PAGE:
By Roy L Hales
A 2014 study estimates there are more than 5 trillion pieces of plastic floating in the ocean. There is also a great deal of polystyrene. These are two of the most prevalent types of ocean debris washing up on our beaches. The Ocean Legacy Foundation decided to do something about it and partnered with the qathet Regional District to open up BC’s first Ocean Plastic Depot in Powell River.
The Ghost Fear Fund
“The $8.3 million Sustainable Fisheries Solutions and Retrieval Support Contribution Program, known as the Ghost Gear Fund will fund 22 projects in Canada and four internationally over the next two years. All projects fall into at least one of four categories: gear retrieval, responsible disposal, acquisition and piloting of available gear technology, and international leadership.” – press release from Fisheries and Oceans (DFO) Canada.
The First Ocean Plastic Depot
“The Ocean Legacy Foundation was successful in getting some funding. We partnered with them and that is how this Ocean Plastic Depot came into being. It’s really a vision of the Ocean Legacy Foundation. They want to have these satellite depots all up and down the coast, so there is a place to bring the material for recycling, and not just disposal, when [beach] clean-up efforts happen. This is the first depot in BC and, I believe, in Canada. … A second one has just been installed in Tofino,” said McLennan.
She added, “We had an almost full forty foot shipping container full before our opening day.”
The depot did not open until the end of October, but beach clean-ups are usually a summer activity. So as people started hearing about the project, they contacted McLennan and she let them use the facility.
“We were just waiting for some signage and finishing touches … We are just starting to publicize it now. We have some extra funding from the DFO Ocean Legacy Partnership for another year, so until the fall of 2021,” she explained.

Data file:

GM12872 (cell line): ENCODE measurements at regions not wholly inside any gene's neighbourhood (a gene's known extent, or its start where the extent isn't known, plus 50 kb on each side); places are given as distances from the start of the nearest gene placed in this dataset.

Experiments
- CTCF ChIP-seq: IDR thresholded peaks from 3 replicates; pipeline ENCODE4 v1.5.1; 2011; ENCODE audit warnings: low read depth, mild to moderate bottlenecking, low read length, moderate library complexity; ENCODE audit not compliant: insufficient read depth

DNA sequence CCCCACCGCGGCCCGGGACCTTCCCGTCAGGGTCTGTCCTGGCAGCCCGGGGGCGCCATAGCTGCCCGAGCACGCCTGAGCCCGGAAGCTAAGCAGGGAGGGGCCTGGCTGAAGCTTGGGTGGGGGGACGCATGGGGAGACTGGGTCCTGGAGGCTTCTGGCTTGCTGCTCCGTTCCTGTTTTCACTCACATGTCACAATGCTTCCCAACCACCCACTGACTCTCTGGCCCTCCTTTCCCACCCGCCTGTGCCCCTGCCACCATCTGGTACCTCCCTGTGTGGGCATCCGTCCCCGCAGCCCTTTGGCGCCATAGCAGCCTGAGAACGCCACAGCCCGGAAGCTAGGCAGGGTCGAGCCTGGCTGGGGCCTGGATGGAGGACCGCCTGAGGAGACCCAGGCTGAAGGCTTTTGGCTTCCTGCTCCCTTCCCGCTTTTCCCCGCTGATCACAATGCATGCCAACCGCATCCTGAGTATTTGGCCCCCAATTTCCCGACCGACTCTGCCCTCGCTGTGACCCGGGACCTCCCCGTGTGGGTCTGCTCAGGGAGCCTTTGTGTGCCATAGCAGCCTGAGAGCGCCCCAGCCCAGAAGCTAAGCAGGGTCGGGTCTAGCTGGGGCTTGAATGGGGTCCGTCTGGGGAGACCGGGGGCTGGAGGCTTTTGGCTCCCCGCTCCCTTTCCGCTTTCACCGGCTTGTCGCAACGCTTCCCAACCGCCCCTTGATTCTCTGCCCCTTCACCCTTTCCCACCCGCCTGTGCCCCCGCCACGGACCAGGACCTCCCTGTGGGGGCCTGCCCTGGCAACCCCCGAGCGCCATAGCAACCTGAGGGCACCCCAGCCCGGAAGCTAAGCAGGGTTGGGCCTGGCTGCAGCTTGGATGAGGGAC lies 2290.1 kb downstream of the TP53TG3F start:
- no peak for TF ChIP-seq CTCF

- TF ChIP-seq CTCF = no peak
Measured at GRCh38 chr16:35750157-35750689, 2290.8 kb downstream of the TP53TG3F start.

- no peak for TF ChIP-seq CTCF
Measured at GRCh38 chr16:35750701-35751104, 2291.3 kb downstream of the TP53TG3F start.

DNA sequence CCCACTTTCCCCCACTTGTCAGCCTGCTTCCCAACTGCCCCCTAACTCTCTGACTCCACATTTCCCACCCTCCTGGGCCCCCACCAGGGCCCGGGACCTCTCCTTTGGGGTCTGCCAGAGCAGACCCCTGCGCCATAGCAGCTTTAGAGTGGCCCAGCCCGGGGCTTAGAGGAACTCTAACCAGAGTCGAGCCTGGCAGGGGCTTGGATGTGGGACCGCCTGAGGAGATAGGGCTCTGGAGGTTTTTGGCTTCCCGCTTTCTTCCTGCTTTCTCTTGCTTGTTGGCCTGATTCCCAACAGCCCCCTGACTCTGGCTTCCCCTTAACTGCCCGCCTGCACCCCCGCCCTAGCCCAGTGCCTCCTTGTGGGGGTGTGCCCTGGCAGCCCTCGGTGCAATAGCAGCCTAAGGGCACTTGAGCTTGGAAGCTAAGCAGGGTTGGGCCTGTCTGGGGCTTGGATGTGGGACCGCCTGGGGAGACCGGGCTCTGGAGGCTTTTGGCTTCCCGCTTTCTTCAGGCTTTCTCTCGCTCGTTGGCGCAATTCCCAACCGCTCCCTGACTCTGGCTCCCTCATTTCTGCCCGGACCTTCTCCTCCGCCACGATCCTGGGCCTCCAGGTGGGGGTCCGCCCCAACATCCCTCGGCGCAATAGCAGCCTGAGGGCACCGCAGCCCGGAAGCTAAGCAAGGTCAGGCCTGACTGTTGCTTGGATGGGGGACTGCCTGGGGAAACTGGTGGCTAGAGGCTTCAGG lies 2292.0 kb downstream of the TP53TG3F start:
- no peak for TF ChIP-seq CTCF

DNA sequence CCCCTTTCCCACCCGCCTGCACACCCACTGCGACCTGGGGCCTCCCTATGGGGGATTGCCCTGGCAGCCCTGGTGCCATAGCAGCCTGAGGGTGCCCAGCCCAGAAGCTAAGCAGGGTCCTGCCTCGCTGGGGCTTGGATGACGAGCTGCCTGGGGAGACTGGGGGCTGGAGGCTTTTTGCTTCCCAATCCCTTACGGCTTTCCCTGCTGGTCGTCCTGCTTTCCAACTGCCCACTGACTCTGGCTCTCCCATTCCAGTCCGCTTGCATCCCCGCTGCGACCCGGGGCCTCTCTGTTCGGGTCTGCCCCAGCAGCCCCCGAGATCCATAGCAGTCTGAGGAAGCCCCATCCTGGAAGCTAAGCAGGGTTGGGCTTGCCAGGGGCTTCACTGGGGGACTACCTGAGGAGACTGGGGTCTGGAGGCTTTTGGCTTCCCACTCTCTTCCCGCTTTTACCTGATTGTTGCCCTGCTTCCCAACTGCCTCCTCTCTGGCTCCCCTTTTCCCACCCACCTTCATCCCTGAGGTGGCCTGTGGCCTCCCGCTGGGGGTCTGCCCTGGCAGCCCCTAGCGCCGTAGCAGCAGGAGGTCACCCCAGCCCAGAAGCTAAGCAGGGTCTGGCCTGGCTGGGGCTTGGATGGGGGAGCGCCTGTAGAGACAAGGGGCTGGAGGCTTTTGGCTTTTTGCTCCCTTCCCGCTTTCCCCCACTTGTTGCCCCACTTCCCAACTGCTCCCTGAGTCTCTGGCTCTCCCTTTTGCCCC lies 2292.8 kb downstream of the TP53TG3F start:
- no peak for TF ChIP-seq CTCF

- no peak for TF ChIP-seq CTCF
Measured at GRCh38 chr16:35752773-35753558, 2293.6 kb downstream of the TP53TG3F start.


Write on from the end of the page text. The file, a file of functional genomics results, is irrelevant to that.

“It covers all disposal costs and all associated recycling fees. Which is significant for us in Powell River because we need to ship everything to the Lower Mainland. We are hoping to ship out forty 40 foot trailer loads of debris this year.”
What happens to the Debris?
Styrofoam is melted down into ingots and recycled.
They will only use a portion of marine styrofoam because the quality is lesser, as a result of being exposed to the elements.
“Hard plastic gets pelletized,” says McLennan.
Lush cosmetics uses a little under 10% beach plastic in the black pots they use for packaging.
Ocean Legacy is researching the possibility of converting ocean plastic into a marine fuel that can be used in their boats.
McLennan believes that the hard plastics could be 100% recyclable.
Lets Talk Trash
This is the first of a series of two interviews with Abby McLennan from Let’s Talk Trash in Powell River. Let’s Talk Trash is both an hour long monthly radio program broadcast over Power River Community Radio, CJMP 90.1 FM, and, since 2011, also the qathet Regional District’s Waste Reduction Education Program.
quathet Regional District
The quathet Regional District stretches from the ferry terminal at Saltry Bay, north along the coast to Toba Inlet. Hernando, Texada, Savary, and Lasqueti islands are all within its boundaries. More than 65% of the inhabitants live in Powell River (2016 pop: 13,157).
Savary Island, the village of Lund and smoke from the mill at Powell River can all be seen from the eastern shore of Cortes Island. They are also within the broadcast area of Cortes Radio, CKTZ, 89.5 FM.
Links of interest:
- (DFO press release) Fisheries and Oceans Canada announces 26 recipients of $8.3 million fund to clean up oceans of “ghost” fishing gear
- The Ocean Legacy Foundation website
- Lets Talk Trash (website)
- (Cortes Currents) articles about, or mentioning, ocean plastics
- (Cortes Currents) articles about, or mentioning, Powell River